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Monday, December 14, 2009

An attempt at hara-kiri

The Island Editoria 14-12-09

There is a high octane performance on the part of government propagandists and their Opposition counterparts engaged in a ruthless mud-slinging contest.

The government used to boast that it had ensured there were no irregularities in military purchases unlike in the past. But, now, we are being told that while Fonseka was the army commander, his son-in-law was involved in some questionable business deals with the army.

In the aftermath of Prabhakaran’s death, Fonseka pooh-poohed allegations of war crimes against the army. When asked, at the inaugural press conference after entering politics, to comment on moves being made in some quarters to press war crime charges against the Sri Lankan military, Fonseka said those who wanted to do so had to make specific charges with times, dates, locations etc mentioned––the implication being that the allegations levelled against Sri Lanka were baseless. He has also claimed on more than one occasion that he personally handled the successful ground operations which decapitated the LTTE.

Now, we have Fonseka saying he has information that Defence Secretary Gotabhaya Rajapaksa ordered a ground commander to kill the LTTE leaders who tried to surrender. (The Sunday Leader of Dec. 13, 2009)

As much as the government's allegations against Fonseka and his son-in-law are tantamount to a self-indictment, Fonseka's charge against Gotabhaya has seriously affected his own credibility in that he contradicts his much advertised claim that he alone commanded the victorious army. If Fonseka says that his ground commanders who steered the army to victory took orders from someone else, how could he justify his attempt to promote himself in politics as the man who won the war and seek the executive presidency in return, as it were?

Both the government and Fonseka, blinded by rage, venom and thirst for power, are sadly serving the purpose of sinister anti-Sri Lankan forces which craftily managed to cause a split in the anti-terrorism camp by pitting Fonseka against Rajapaksa. The wise old folk in this country may call this method 'using a pig's back to chop its own meat'. Fonseka said a few weeks ago, while he was still Chief of Defence Staff, that he had resisted during a tour of the US a move by the US Homeland Security Department to elicit information about Gotabhaya as regards what had happened during the final stages of war. Today, he is levelling a serious allegation against Defence Secretary Rajapaksa and Maj. Gen. Shavindra Silva, an efficient ground commander who became famous for his 170-kilometre-long 'March to the Sea' from Mannar to the eastern coast via Pooneryn. Ironically, Shavindra was handpicked by Fonseka himself for that task over and above others.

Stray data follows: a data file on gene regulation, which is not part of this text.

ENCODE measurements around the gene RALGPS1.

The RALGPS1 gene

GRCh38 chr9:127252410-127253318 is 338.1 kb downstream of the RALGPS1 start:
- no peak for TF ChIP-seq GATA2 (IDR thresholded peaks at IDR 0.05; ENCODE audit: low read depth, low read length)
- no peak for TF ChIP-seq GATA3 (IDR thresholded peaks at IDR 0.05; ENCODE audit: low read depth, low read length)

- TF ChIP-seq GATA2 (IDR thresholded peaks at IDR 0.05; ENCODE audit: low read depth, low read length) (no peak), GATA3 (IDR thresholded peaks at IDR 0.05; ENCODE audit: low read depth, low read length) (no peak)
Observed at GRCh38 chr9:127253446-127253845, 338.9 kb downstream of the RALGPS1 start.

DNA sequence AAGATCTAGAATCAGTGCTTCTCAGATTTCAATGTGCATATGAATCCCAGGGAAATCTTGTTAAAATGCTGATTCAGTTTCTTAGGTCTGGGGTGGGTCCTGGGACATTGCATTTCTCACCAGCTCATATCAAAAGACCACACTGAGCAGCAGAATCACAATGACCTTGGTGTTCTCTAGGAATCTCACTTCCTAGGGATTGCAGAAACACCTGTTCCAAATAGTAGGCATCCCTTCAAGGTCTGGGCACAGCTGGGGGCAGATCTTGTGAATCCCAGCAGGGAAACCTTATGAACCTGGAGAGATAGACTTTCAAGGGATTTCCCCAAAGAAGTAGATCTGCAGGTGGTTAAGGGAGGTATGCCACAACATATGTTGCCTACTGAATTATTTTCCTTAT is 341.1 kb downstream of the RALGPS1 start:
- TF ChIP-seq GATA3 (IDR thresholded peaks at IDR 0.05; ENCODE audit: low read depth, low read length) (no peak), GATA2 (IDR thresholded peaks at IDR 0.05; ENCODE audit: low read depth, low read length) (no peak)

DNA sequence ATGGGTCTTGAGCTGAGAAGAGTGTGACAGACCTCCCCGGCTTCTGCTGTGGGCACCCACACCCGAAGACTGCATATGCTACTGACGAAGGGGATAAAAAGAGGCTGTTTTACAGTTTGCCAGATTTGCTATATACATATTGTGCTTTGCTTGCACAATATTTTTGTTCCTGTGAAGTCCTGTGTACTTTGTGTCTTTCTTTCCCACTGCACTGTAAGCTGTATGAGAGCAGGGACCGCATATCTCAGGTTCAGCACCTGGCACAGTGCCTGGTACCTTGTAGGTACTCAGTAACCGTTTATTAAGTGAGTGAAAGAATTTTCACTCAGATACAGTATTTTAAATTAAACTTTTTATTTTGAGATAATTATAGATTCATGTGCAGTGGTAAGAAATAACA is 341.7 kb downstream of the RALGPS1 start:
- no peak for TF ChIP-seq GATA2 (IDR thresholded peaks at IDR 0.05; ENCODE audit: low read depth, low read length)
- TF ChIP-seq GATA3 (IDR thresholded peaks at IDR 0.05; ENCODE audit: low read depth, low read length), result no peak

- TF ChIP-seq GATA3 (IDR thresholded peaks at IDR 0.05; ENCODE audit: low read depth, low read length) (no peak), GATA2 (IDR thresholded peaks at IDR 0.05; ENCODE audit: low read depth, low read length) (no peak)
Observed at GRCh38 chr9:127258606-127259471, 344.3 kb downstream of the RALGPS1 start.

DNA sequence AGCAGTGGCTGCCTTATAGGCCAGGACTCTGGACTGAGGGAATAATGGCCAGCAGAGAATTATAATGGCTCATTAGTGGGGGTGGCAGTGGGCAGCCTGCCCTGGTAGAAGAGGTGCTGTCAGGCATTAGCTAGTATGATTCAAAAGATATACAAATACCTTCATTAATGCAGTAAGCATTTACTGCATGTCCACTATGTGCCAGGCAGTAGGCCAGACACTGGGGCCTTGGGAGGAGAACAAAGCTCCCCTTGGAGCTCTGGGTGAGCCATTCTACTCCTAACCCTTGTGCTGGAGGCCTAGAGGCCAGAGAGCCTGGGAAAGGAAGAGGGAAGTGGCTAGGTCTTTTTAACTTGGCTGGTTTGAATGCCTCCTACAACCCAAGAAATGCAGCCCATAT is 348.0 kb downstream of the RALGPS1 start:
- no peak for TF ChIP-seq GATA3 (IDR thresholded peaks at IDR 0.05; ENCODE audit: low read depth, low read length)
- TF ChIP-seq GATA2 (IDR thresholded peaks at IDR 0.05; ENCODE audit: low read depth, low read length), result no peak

Fonseka's allegation amounts to a betrayal of the army that he led in general and of his one-time favourite GOC (General Officer Commanding) in particular. He has said on numerous occasions that he resorted to some unorthodox methods to win the war such as making appointments to key positions on merit regardless of the so-called seniority list. An oft-cited example was how he had catapulted Shavindra to the post of GOC.

Curiously, Fonseka has sourced his information of the Defence Secretary's alleged order to kill LTTE leaders to some embedded journalists who, too, were his blue-eyed boys! He ought to name the journalist/s who furnished that information.

Government leaders and military commanders equally deserve both the credit for victory and the blame for military excesses and corrupt deals, if any. As for the allegations against Fonseka and his son-in-law, the government must take its share of the blame because it took them for granted and waited till Fonseka left the army and entered politics to make an issue of them. What if Fonseka had not fallen from grace? The government would have remained mum on his son-in-law. By the same token, if there had been an illegal order from the government to the ground commanders to liquidate LTTE leaders who offered to surrender, Fonseka as the army commander should have intervened to ensure the safety of the terrorists concerned in defiance of the fiat at issue. Sun Tzu said about two and a half millennia ago in his famous military treatise, The Art of War, that there were certain commands from the political leadership that the commander must not obey! He said:

There are roads which must not be followed,

armies which must be not attacked, towns which must

not be besieged, positions which must not be contested,

commands of the Sovereign which must not be obeyed. (Emphasis added)

Meanwhile, the government, while denying Fonseka’s accusation, told the media yesterday that he had said at a felicitation ceremony at Dharmashoka College, Ambalangoda last July that it was he who ordered that the LTTE leaders surrendering with white flags be killed. His statement was cited as evidence by the countries that tried to initiate a war crimes probe against Sri Lanka.

It behoves the government worthies exuding venom from every pore and Fonseka on the warpath to realise that by trading allegations of war crimes they are only playing into the hands of their mutual enemies awaiting an opportunity to haul them up before a war crime tribunal. They had better look beyond Jan. 26, 2010.

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